Highly diverse microbiota were found in the final product from condition C compared with condition W. This result is presumably due to differences between conditions C and W. On one hand, the salinity and lactic acid content in the final products in condition C were significantly lower than those in condition W, which would enable most species of bacteria to grow without inhibition. On the other hand, features of condition C include low temperature and chemical substances generated by smoking, such as phenols and ketones21, which generally repress the growth of bacteria. Based on the fact that the most abundant genus in the final products from condition C was Sphingomonas, an aerobic genus, the repression of bacterial growth would contribute to keep the conditions aerobic. The maintenance of relatively aerobic conditions may favour greater bacterial diversity. The high content of glutamic acid in the initial rice bran of condition C was also a difference from condition W. This difference could help various bacteria, especially glutamate auxotrophic bacteria, to survive during the final process under condition C. Glutamic acid is an important amino acid used as a substrate for protein synthesis and transamination22. The results from PICRUSt analysis showing a higher abundance of transporter genes for glutamic acid in the microbiota of the final products in condition C may indicate the survival of glutamate-requiring bacteria. It thus appears that a combination of conditions, i.e., a high concentration of glutamic acid, low salinity, moderate pH, and an aerobic environment, leads to a higher diversity of microbiota in the final products from condition C.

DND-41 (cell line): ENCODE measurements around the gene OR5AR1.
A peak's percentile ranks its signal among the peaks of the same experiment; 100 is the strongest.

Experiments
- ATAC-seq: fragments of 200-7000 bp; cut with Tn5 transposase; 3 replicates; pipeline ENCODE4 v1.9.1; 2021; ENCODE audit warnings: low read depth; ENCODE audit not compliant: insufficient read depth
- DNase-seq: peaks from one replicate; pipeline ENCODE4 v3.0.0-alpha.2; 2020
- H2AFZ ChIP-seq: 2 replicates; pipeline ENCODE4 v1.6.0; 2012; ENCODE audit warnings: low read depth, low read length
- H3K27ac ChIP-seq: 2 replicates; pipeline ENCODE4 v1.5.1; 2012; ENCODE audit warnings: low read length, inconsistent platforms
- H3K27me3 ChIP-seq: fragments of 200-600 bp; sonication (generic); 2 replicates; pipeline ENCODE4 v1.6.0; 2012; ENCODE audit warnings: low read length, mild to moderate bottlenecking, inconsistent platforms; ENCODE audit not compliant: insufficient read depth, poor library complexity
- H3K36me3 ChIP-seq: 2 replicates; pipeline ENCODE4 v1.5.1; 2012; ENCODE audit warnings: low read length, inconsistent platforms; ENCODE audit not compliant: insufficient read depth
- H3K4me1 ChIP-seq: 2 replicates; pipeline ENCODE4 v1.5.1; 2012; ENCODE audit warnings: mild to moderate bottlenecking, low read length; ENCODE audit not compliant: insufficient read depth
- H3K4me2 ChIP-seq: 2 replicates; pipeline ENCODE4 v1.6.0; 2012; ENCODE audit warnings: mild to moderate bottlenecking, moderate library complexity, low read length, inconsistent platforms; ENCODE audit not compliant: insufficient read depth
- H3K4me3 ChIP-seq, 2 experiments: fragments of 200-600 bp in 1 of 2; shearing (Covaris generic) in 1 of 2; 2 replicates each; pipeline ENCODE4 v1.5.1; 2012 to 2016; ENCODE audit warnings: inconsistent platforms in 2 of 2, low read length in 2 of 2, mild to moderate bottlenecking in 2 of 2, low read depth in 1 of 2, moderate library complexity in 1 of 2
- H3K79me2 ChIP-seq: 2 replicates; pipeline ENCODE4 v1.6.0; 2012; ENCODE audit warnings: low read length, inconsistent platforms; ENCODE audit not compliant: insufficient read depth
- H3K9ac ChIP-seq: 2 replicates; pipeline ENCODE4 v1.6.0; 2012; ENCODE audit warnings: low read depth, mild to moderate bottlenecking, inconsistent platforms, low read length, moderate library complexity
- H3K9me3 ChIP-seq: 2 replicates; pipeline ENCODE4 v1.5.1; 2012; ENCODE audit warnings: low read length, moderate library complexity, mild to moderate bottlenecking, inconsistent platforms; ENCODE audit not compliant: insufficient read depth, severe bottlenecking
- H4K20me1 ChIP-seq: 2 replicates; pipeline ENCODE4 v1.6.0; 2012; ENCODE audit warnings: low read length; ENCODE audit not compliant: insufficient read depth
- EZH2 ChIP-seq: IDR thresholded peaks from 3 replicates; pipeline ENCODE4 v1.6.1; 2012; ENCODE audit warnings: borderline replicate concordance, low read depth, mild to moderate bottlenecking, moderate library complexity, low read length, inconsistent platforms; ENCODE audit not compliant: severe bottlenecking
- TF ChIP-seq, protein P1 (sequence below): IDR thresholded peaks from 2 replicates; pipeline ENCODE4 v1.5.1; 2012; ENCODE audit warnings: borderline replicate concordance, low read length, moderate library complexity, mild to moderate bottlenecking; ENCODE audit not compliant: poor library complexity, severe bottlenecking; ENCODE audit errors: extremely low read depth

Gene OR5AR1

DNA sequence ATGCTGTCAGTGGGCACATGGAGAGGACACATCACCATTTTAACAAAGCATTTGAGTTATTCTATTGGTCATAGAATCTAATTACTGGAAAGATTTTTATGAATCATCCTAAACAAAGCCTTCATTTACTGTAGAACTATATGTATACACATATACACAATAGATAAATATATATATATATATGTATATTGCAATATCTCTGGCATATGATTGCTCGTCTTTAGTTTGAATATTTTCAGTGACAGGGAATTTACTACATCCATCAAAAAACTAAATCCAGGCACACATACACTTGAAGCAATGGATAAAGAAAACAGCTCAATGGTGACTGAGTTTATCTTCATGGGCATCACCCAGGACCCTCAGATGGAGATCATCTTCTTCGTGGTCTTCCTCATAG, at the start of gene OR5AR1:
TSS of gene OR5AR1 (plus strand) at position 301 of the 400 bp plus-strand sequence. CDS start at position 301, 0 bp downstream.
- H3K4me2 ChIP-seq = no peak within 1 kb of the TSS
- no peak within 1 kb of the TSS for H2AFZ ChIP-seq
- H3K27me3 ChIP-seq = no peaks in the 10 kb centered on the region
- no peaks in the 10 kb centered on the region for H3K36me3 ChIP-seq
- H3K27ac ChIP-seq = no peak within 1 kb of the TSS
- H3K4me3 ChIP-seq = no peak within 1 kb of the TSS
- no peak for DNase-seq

However, condition W, with a higher level of salinity, selects for halotolerant bacteria, which decrease the oxygen level, promoting lactic acid fermentation as a result of anaerobic respiration. The lactic acid produced decreases the pH, which selects further for acid-tolerant bacteria, making the microbiota less diverse. These findings correspond to those in a previous study in which a wide variety of bacterial families in the initial rice-bran bed gradually decreased and only a limited number of families survived in warm conditions after fermentation for 2 months18.